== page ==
When someone is diagnosed with Alzheimer’s disease, it’s not uncommon for family members to become their primary caregivers. Caring for someone with Alzheimer’s disease at home – where the environment is familiar to them – is beneficial. However, it can also be very challenging. Establishing a daily routine, creating a safe home environment, carving time out for engaging activities, improving communication, and planning for respite care will give you a roadmap in your caregiving journey.
Learn More about Alzheimer’s Disease
Knowing what to expect with Alzheimer’s disease can help you understand your loved one’s experience and plan ahead. Take the time to learn about the stages of the disease and the changes they bring. Resources like books (such as How We Age: A Doctor’s Journey into the Heart of Growing Old by our own Dr. Marc Agronin), websites (such as The Alzheimer’s Association), and local support groups can provide valuable information and advice for your unique situation.
Establish a Daily Routine
Just like how a familiar home environment is reassuring, creating a consistent daily routine can bring a sense of stability to both you and your loved one. Stick to regular mealtimes, medication routines, and activities to provide a predictable environment that promotes a sense of familiarity. People with Alzheimer’s disease may struggle to adjust to new people and places, so implement changes gradually to help.
Create a Safe Home Environment
Safety should be a top priority in Alzheimer’s disease care. Make necessary modifications to ensure a safe living space by installing handrails, removing tripping hazards, and using monitoring systems to prevent wandering. These safety features can provide peace of mind and give your family member more freedom to move around independently.
Incorporate Mental and Physical Activities
Incorporating stimulating activities into your loved one’s care routine can help enhance their overall well-being. Plus, activities are a great way to spend quality time with them. The best types of activities for people with Alzheimer’s disease are those that feel familiar and match their level of ability. In addition to entertainment activities, encourage regular exercise like walking, stretching, or gentle workouts designed for older adults.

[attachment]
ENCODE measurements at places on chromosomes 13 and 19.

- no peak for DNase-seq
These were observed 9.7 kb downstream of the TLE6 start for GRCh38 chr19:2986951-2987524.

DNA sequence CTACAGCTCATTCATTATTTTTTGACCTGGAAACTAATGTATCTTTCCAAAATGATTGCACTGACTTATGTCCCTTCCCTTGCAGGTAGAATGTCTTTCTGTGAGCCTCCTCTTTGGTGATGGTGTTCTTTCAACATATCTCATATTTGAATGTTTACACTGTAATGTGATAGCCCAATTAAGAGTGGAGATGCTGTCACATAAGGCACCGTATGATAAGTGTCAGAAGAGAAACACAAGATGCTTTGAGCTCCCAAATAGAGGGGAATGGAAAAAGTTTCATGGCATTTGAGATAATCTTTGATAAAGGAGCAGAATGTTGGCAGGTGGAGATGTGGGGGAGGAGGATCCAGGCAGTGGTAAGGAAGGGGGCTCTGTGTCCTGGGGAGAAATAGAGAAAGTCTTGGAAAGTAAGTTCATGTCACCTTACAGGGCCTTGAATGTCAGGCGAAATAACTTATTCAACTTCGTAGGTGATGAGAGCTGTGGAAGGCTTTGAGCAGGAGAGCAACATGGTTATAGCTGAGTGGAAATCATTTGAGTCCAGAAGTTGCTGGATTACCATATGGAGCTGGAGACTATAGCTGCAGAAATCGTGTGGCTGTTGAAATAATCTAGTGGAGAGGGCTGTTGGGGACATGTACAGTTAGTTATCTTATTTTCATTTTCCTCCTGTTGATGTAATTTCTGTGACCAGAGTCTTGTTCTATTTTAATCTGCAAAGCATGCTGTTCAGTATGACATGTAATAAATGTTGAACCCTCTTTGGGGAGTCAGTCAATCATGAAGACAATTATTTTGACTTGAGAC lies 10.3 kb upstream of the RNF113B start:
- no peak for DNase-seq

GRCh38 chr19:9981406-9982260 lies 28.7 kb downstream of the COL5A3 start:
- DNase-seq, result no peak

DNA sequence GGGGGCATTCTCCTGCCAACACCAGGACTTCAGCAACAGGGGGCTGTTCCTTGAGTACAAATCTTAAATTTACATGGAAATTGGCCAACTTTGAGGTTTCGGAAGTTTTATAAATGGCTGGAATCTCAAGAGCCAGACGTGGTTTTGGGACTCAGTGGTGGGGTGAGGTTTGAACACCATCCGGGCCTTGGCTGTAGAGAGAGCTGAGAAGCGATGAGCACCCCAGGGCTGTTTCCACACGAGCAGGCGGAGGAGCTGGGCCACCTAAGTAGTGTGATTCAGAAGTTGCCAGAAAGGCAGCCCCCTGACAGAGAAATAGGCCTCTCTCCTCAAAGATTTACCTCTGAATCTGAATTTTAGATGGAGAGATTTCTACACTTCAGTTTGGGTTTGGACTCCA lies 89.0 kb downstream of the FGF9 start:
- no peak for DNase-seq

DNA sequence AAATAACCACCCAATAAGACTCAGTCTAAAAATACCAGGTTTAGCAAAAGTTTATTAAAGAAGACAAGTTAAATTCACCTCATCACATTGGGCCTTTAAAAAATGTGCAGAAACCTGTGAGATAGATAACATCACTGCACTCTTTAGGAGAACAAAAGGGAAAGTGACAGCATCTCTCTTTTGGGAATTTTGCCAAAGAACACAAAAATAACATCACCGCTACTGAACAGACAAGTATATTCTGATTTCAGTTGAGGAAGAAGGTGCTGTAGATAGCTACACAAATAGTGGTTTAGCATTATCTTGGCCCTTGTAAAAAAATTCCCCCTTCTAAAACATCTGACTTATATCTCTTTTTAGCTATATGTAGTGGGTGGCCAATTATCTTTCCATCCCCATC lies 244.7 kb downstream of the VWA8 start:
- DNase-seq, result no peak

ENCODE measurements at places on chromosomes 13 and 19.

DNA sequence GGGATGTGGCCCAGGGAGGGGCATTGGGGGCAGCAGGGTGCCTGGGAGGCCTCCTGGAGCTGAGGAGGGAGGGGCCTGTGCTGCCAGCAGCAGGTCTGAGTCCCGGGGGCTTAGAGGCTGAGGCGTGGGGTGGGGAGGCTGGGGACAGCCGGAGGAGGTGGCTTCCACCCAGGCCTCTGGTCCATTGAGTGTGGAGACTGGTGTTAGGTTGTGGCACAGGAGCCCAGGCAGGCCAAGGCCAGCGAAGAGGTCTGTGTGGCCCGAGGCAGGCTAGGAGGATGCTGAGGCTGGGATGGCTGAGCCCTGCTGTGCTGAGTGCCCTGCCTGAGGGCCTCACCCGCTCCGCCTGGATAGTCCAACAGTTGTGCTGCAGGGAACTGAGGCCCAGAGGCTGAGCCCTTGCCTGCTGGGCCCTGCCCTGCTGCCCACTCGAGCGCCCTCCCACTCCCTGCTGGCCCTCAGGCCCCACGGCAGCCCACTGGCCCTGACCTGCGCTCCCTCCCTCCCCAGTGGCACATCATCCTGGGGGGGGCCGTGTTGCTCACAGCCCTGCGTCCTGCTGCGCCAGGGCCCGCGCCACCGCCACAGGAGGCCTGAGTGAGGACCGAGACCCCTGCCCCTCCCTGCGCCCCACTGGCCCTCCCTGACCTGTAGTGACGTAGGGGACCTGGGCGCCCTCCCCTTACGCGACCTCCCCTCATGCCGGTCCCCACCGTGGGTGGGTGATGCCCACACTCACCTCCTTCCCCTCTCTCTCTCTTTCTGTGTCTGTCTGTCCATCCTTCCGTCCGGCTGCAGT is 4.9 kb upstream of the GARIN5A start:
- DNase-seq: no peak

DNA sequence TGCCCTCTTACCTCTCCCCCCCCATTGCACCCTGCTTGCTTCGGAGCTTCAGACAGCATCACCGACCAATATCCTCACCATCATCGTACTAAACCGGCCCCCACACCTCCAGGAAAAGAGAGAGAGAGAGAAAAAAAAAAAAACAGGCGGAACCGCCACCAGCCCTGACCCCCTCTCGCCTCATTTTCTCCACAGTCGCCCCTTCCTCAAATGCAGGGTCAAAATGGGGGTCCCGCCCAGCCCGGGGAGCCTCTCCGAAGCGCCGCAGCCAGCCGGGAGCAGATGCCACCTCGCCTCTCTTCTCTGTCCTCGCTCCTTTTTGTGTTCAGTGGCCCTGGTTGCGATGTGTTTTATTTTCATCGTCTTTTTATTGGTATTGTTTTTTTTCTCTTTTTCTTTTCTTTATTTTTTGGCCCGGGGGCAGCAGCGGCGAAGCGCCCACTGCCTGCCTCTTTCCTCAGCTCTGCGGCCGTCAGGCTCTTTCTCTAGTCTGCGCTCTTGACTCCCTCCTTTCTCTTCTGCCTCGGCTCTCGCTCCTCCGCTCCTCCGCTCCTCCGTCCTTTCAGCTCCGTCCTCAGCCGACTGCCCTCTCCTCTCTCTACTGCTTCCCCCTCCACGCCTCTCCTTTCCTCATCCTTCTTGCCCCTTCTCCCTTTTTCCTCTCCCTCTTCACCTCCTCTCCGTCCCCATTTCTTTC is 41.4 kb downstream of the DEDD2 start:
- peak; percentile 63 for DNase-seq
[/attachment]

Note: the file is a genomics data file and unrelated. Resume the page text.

Communicate with Compassion
Social interaction can become more challenging as Alzheimer’s disease progresses. However, there are several strategies you can employ to improve communication and have more meaningful conversations with your loved one. Use simple and clear language, maintain eye contact, and speak slowly (but not condescendingly). Be patient and attentive, allowing time for them to process information and respond. Non-verbal cues, such as facial expressions and gestures, can also play a crucial role in conveying your message.
Plan for Respite Care
Alzheimer’s disease care can be emotionally and physically demanding, so it’s essential to plan for respite care sooner than you think you’ll need it.
Respite care provides short-term breaks for primary caregivers and is available in-home and at some medical or adult care facilities. Most insurance plans don’t cover this type of service. However, there are a range of possible federal, state, and private funding sources to help pay for respite care that you may qualify for.
Whether you’re using an agency, a home health aide, or a family member, creating a detailed respite care plan is vital to ensure your loved one is safe and comfortable while you’re away.
When creating your plan, include medical information, emergency procedures, and information about personal routines, diet, and activities. Also include a list of allergies, medications with dosage instructions, and the contact information for doctors.
How MIND Institute Can Help
The Frank C. and Lynn Scaduto MIND Institute at Miami Jewish Health is dedicated to comprehensive Alzheimer’s disease care services for individuals and their families. For example, our memory disorder clinic offers outpatient assessment and management, while our caregiver support and coordination services provide counseling and assistance for caregivers. Also available through MIND Institute, the Girsh Cognitive Enrichment and Meaningful MINDs brain fitness programs both offer engaging activities to enhance cognition and mood for people with Alzheimer’s disease.
Caring for a family member with Alzheimer’s disease requires compassion, patience, and a deep understanding of the challenges they face. With the above tips, you can provide them with optimal care. Remember, you are not alone on this journey. MIND Institute is here to support you with specialized services, expertise, and an empathic approach to Alzheimer’s disease care.